Upon arriving at the lakeside park where the logrolling sessions are held, I made my way along the shore looking for any indication I was in the correct place. My eyes were immediately drawn to a flurry of activity in the water near the far side of the park. There a small group of kids were splashing into the water after climbing onto brightly painted objects floating in the water. As I continued toward the area it quickly became apparent the objects were variably sized painted logs floating in the water for the intended purpose of logrolling. As a result, I walked over to a picnic table nearest the logs and took a seat. Around me a small group of adults in workout gear looked on as the kids played, chatting in small groups as their eyes turned to and from the water. I sat for a few minutes, observing the logs rolling to and fro in the water before a petite blonde woman approached the picnic table.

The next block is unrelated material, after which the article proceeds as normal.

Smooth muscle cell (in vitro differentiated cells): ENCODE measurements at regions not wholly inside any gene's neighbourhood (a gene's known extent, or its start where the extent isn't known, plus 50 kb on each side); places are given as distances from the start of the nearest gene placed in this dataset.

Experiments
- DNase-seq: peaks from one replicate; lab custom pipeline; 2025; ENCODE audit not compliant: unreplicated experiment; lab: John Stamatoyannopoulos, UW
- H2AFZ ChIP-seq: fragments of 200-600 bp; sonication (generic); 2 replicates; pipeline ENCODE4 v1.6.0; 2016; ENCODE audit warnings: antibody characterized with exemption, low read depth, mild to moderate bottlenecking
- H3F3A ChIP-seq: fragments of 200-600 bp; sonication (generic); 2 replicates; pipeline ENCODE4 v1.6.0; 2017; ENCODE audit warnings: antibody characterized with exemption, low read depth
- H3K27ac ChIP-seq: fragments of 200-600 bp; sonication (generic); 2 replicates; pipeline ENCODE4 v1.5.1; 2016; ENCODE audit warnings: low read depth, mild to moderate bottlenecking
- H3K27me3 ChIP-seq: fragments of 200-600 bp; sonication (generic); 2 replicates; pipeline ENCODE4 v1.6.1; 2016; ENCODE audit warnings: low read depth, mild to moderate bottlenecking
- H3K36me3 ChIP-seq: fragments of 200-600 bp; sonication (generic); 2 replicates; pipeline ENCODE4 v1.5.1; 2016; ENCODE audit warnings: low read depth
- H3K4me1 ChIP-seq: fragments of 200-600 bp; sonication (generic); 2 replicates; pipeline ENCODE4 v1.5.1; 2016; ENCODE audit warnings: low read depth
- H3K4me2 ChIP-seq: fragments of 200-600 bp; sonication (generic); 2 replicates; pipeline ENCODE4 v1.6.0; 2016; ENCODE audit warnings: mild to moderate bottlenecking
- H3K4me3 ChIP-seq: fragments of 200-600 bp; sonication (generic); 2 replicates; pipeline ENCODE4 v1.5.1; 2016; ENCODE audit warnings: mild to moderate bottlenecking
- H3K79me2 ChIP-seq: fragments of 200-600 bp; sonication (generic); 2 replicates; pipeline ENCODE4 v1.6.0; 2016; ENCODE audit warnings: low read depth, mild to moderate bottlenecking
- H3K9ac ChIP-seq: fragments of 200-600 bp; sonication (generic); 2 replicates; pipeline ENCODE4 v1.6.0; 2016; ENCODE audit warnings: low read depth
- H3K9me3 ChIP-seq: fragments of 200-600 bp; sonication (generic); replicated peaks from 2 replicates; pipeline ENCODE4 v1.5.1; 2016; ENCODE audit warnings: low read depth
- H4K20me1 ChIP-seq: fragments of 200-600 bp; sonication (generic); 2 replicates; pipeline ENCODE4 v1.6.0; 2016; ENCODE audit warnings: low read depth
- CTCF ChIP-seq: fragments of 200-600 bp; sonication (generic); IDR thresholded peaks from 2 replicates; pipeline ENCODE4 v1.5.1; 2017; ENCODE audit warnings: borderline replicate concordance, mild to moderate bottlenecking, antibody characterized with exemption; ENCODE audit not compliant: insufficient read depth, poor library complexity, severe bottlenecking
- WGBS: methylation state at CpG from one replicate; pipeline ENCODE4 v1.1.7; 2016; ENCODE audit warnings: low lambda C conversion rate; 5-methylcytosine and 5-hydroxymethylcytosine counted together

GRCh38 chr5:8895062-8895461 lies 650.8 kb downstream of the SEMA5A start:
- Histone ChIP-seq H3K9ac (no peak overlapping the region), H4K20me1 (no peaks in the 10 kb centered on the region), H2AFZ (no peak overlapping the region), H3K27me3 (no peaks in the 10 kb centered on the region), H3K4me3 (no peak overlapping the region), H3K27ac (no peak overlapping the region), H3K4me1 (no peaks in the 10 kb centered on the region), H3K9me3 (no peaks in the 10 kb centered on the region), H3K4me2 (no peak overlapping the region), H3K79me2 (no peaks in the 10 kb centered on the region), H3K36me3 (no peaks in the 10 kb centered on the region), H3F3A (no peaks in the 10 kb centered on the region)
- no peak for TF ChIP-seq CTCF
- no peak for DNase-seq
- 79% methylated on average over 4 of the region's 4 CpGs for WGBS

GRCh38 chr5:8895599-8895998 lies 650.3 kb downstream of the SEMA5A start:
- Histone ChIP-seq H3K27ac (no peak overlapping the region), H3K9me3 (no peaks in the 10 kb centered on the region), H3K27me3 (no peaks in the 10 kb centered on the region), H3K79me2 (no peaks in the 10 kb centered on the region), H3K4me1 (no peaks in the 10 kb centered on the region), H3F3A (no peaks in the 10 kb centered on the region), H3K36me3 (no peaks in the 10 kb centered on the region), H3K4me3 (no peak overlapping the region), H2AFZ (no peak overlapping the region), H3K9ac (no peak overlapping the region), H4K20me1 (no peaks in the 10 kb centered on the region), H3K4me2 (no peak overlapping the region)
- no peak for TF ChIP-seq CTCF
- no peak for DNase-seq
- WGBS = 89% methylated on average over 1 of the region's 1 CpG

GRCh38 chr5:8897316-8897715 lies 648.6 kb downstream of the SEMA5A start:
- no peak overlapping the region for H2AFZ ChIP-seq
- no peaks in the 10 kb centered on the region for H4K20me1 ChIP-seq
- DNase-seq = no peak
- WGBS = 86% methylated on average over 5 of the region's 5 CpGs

As I turned to greet her I took notice of the woman’s obvious signs of strength and her lumberjack games sponsored apparel. Assuming the woman was likely Shana, I promptly introduced myself and asked a few questions about the logrolling class. After introducing herself, Shana gave me a quick breakdown of the forth coming class, checked the tread on my shoes for safety, and excitedly stated I wouldn’t regret the experience. With some preliminary information out of the way, Shana made a few remarks to the groups of adults around me before yelling down to the water. “Alright, kids! I know you’re having a blast, but everybody out! It’s time for the adult logrolling class to start!” Shana bellowed from her position at the table. Following her instruction, the children immediately started filing out of the water, leaving behind a grouping of logs floating in the water. With the logrolling area cleared, Shana turned her attention to the crowd around the table. “Alright, adults! Everybody in! It’s time for the adult logrolling class to start!” she called out enthusiastically to a round of chuckles from the nearby groups. On Shana’s cue, each of us in the group made our way to the shore and start hopping in the shin deep water. Realizing I was moments away from my first logrolling experience, I followed suit, wading into the water and approaching a nearby log. I still didn’t know how I was going to make the process work, but I was more than ready to give logrolling a try for the first time.